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interview

Sappo

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yea, i wore a shirt and tie.... and the 2 other folks (one guy one girl) who were there for the aptitute and med were just wearing normal street clothes... so i felt kinda out of place to be sure.

but my interview did go well, as i covered in a far previous post :)

 

atticus

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Sappo said:
yea, i wore a shirt and tie.... and the 2 other folks (one guy one girl) who were there for the aptitute and med were just wearing normal street clothes... so i felt kinda out of place to be sure.

but my interview did go well, as i covered in a far previous post :)

You probably made a better first impression then the other two. I'd much rather be the odd one out in a group and look more professional than the rest. It just makes you look like a better candiate.
 

CDNBlackhawk

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I wore a suit and felt a little over dressed, i mean it didnt bother me at all, because i know i wanted to look presentable and proffesional.

But like they are saying, a nice shirt and tie is sufficient, the CF personnel realize that not everyone owns a suit, they are not cheap these days....
 

Sappo

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hehe, except my two actual suits which i managed to finangal off of 1 or 2 previous owners......... no they sure arn't cheap!!!



but yes, you definatly give off a better impression...    even when the officer was telling us how the drug information sheet would go over, he asked a question about who has smoked a cigarette in the past 24 hours or something... the two of us gave quick answers, and the other dude just kind of sat there and shrugged, he asked him directly 'what about you' and got a half-hearted yea i guess kinda answer.


stuff like that I think would help them get a good idea of what you willl be like for the long haul, acting like you're uninterested and bored is not a good idea
 

jarko

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Hello,


Man i am having my interview on the 25th at the Toronto recruiting center and i am worried as hell. I have never been good in interviews and i failed a couple interviews before (not CF) I get so stressed my tongue gets tangled up and i start sounding like I have down syndrom or something (No offence). Does anyone have any experience they could share with the interview especially the people that applied for infantry, since thats what i am applying for. Is it possible to fail the interview?? What are some no-no's when interviewed. I know about the dress part since my recruiter told me how i should dress. I would just like to know information about the initial interview. Thanks.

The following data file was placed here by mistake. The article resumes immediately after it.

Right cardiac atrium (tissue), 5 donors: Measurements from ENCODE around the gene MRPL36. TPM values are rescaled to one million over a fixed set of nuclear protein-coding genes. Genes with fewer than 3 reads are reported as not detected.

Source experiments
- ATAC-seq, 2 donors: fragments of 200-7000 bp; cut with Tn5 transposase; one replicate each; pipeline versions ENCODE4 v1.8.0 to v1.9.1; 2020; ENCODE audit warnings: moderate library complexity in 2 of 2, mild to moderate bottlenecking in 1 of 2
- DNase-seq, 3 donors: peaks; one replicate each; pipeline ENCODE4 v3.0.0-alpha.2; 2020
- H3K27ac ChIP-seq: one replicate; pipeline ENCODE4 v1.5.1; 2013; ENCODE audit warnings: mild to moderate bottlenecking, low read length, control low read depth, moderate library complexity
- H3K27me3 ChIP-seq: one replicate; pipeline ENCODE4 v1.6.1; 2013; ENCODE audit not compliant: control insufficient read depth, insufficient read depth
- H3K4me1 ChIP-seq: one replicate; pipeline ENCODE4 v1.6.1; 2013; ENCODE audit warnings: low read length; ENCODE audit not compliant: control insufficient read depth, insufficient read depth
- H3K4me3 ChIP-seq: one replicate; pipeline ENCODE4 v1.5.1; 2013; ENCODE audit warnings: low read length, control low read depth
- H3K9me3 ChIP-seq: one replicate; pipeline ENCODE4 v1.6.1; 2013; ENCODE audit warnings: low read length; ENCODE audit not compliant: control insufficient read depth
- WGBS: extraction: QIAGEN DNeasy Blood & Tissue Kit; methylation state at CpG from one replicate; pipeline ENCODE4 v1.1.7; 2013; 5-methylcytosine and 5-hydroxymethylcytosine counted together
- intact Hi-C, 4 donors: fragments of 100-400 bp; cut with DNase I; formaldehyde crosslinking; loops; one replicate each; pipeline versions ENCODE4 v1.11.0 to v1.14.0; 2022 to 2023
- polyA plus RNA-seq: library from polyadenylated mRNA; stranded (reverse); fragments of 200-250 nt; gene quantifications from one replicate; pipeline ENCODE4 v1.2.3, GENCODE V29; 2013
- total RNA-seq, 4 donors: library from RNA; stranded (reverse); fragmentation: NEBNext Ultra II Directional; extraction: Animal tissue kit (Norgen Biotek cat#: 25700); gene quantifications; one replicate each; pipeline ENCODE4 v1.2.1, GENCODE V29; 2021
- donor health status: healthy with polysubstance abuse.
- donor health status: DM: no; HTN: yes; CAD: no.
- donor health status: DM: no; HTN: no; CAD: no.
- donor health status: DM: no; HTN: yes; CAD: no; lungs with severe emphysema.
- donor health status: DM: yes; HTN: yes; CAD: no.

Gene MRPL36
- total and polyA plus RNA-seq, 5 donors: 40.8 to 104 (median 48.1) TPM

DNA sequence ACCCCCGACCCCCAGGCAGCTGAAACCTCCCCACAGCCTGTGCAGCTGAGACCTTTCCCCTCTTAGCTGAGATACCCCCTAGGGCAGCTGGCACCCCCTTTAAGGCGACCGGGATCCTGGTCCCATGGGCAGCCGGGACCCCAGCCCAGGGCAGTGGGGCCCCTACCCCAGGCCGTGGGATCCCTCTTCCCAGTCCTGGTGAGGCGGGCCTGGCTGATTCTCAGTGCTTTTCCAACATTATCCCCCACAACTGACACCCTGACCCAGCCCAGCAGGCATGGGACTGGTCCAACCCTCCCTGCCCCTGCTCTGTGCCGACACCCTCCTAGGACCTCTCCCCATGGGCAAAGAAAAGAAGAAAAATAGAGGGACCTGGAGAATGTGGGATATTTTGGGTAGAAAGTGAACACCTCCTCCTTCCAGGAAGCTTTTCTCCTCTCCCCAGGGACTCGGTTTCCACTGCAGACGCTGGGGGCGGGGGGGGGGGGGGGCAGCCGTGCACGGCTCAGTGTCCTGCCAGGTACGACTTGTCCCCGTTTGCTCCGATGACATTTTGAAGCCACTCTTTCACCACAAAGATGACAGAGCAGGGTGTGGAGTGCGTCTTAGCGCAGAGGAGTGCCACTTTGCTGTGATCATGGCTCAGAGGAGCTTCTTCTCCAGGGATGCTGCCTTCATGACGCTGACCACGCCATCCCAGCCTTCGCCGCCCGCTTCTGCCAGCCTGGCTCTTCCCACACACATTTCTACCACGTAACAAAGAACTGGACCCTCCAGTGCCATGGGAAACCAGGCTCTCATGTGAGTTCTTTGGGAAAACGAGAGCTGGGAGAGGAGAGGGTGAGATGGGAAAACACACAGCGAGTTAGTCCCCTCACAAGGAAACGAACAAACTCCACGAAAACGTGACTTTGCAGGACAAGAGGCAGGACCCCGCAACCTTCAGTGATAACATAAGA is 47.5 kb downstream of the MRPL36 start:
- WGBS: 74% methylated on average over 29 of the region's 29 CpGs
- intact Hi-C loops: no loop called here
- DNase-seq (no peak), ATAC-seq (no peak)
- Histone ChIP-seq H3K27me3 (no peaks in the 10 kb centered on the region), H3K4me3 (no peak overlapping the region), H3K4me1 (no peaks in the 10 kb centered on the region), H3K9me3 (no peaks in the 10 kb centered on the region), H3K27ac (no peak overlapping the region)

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CDN Blackhawk

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A few things to make sure

Make sure you know some of the back ground of the Canadian forces, like what we do, some places we might be deployed etc.
Make sure you know about your trade you have applied for,

Make sure to be Polite and Honest
Make sure to dress appropriately and to be well groomed

Make sure you have a reason to join the infantry other then to blow shit up and use weapons. I know that sounds stupid and obvious but some people have actually said this stuff before.


Just be yourself, go in calm, get a good night sleep the night before.


The Interview is fairly relaxed and from my experience most of the recruiters interviewing will try and break the ice and ease the nervousness.


other then that i cant really think of anything else, hope this helped

Good luck!!
 

phalen

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know where ur training is going to be held.